Legendary sports champion Serena Williams has joined the Great Resignation, announcing her retirement from tennis. While physical competition may no longer be viable, this 39-grand slam record-holder is unlikely to forego her tennis roots.

Having given many lessons to business leaders over the years, even her departure can teach us how to retire with class and sustain a hard-earned legacy.

As a behavioral scientist and Board advisor, I offer six tips to mentally prepare leaders for the much-procrastinated retirement decision.

1. Plan for the Inevitable

Nobody has it all. A role model for women, while two months pregnant, Williams won her last major at the 2017 Australian Open. She knows "something's got to give."

I suspect losing in the first round of Wimbledon this year hurt. Eight weeks later, she hangs up her racket. Shunning the idea of retirement, she tells Vogue "I have never liked the word retirement...It doesn't feel like a modern word to me."

She's not wrong. Retirement is a distant concept that leaders in start-ups and Fortune 50 firms resist.

Relabel it - retirement isn't a dirty word or the act of lazy people. View it as an inevitable transition to a different place. Resist your human preference to focus on today and project to a better place.

2. Start Early

Most athletes know they have a limited shelf life to maximize future earnings. Williams's departure from tennis was neither premature nor unexpected. She performed longer than most. Time at the top of any hierarchy is usually short-lived before the next batch of talent emerges.

Business owners have a duty of care to early and mid-career employees to help them plan for retirement. With no options to consider, it's never too late to promote financial, psychological, and practical activity planning. Even governments mandate automatic enrollment to help employees boost savings and avoid the intention-behavior gap.

Employees must manage their future. When I reached mid-career, I sought out board roles in organizations and charities. These proved a useful springboard to non-executive directorships years later.

3. Be Open to New Opportunities

Many employees have reassessed values post-pandemic. Some are quitting, changing industries, or taking early retirement. Others are adding side-hustles and temporary gigs to their main sources of income.

Williams developed clothing interests, now striving to balance family with commercial and philanthropic ventures. As a leader, it's important to build optionality before retirement. This reduces your psychological dependence on colleagues and routines. It also makes mental separation easier.

As Dorie Clark advocates, expand your network when you don't think you need one. It's an underestimated factor by busy executives.

4. Separate Your Role From Your Identity

Since Williams first played in Compton, being a tennis player defined her. With the Oscar-winning film about her father, 'King Richard,' her legacy is set to grow. Success makes it harder to escape a lifetime identity.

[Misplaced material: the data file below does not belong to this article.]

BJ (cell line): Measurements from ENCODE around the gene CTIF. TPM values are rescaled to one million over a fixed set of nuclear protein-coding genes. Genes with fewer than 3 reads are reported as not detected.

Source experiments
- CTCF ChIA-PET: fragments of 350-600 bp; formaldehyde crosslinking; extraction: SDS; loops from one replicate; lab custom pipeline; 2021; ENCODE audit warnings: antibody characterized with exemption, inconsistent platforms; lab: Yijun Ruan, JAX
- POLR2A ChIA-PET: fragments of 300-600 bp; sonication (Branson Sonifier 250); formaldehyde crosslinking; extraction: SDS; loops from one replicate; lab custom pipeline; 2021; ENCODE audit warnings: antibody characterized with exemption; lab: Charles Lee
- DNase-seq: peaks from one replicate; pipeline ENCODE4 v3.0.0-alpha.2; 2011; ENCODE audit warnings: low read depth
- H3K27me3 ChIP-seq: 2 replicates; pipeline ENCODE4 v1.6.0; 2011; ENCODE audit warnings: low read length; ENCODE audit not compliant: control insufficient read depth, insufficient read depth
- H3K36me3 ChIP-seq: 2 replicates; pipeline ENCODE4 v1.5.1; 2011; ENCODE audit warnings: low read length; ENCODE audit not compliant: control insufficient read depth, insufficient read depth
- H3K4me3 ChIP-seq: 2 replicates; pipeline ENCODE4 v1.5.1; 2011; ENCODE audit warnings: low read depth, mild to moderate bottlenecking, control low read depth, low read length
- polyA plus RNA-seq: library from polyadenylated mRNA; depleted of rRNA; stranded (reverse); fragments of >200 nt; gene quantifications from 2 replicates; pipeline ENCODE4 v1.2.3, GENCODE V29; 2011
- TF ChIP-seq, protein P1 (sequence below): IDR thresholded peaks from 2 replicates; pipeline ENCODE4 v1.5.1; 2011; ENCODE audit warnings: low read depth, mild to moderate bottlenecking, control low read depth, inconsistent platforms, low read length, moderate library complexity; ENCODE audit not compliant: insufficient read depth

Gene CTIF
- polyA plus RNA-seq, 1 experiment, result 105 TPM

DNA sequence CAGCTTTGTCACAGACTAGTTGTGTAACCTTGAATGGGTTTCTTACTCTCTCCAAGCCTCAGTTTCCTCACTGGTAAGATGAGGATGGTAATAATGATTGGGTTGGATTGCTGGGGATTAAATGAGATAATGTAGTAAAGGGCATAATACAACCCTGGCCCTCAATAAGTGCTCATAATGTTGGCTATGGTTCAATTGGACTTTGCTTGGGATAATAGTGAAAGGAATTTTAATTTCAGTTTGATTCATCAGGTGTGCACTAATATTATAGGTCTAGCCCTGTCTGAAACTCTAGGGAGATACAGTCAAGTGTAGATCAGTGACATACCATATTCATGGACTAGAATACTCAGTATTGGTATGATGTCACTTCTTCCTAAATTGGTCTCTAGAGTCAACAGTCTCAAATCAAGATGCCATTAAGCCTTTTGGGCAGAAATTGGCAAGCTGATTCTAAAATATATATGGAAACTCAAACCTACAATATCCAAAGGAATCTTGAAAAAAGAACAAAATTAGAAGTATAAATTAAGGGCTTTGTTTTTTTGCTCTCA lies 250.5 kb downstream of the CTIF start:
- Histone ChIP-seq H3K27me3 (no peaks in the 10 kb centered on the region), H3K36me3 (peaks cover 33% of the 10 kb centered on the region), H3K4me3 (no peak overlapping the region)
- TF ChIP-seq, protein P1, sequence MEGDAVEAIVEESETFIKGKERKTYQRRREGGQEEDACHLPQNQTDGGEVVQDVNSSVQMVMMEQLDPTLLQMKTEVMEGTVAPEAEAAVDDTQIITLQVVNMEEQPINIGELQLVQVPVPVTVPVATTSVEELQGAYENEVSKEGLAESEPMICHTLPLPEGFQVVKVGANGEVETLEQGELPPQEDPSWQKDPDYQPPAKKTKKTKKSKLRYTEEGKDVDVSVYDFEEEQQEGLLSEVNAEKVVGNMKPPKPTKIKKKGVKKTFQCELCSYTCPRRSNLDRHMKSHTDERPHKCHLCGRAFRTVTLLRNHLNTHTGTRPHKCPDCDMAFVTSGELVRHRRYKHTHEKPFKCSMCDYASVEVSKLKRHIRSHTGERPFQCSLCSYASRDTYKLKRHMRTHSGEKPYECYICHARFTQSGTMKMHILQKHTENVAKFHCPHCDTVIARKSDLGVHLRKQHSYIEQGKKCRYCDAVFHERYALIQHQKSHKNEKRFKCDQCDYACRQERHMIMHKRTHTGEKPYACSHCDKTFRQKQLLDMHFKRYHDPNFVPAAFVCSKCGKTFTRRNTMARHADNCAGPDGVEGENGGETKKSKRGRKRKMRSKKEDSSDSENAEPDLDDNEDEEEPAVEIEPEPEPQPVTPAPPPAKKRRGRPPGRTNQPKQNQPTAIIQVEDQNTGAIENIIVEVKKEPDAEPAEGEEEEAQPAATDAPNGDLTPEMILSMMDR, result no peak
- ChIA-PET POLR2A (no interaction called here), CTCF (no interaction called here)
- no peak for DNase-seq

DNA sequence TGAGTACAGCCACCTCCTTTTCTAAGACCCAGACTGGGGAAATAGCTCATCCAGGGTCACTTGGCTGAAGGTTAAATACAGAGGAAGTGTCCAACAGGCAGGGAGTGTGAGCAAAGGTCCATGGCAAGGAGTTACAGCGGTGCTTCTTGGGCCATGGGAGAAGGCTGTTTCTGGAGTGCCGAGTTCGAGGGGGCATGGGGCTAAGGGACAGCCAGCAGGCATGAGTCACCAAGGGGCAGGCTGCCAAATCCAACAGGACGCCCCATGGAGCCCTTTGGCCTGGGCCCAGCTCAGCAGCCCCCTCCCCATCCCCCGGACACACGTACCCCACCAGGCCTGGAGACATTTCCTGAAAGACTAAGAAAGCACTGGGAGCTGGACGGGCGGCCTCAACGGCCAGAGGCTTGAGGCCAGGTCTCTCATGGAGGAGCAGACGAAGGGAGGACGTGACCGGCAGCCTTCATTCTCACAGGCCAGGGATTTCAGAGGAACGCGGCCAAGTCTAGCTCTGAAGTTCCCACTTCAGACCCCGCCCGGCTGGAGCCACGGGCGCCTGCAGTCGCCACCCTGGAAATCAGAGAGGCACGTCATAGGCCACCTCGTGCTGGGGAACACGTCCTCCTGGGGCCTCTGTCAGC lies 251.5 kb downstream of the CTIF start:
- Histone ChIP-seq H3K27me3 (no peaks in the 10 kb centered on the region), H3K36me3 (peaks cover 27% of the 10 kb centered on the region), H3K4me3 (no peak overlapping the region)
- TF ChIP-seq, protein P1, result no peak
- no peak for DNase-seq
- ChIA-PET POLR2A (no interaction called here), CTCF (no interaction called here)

For many, the day job is tied to personal and social identity. Emotional attachment to a career is inevitable, especially if you've built something from scratch. Every new revenue source, product, or employee represents another stamp of achievement.

Reluctance to cut ties is understandable. Yet many successfully move on. Athletes become commentators, coaches, or trainers. Presidents build academies and libraries.

We're all a composite of roles--parent, teacher, son, supervisor. Ask yourself "What else do I value?" Don't define yourself by job title or status. Separate these identities for your greatest well-being.

5. Don't Be Seduced By Your Success

Entrepreneurs and Founder CEOs tend to stay longer than non-founders before handing over the reins. High performers cling to most. Eighty-year-old Founder and CEO, billionaire Mike Bloomberg, is still at the helm of his $40.9million revenue data empire. After twenty-five years, Bill Gates retired as Microsoft Founder and CEO to focus on software strategy. It took another twenty years before retiring from the Board.

Addicted to headlines, many founders struggle to make the psychological break. Yet companies must stay innovative. Take advice from admired leaders as necessary.

6. Craft Your Exit Strategy

Earning $45.9 million in 2021, Williams ranks among Forbes's highest-paid female athletes. Regardless of bank balance, everyone needs an exit strategy. INSEAD Professor of Leadership Manfred de Vries suggests the best time to transition is when 'the job has become routine.. performance is slipping...at that sweet spot of being at the peak of their performance, just before the decline."

Sometimes burnout is the trigger. Williams advises always admitting it.

As resignations show no sign of abating, many will continue to switch or end careers. New chapters will be ignited.

Having mastered your career, embrace the Great Transition. Exit confidently with a realistic plan, security, and a fine-tuned network. With a lifetime of titles earned, I think the one that you may find most rewarding is 'grandee' rather than 'retiree.'

That's retiring with class. Advantage you.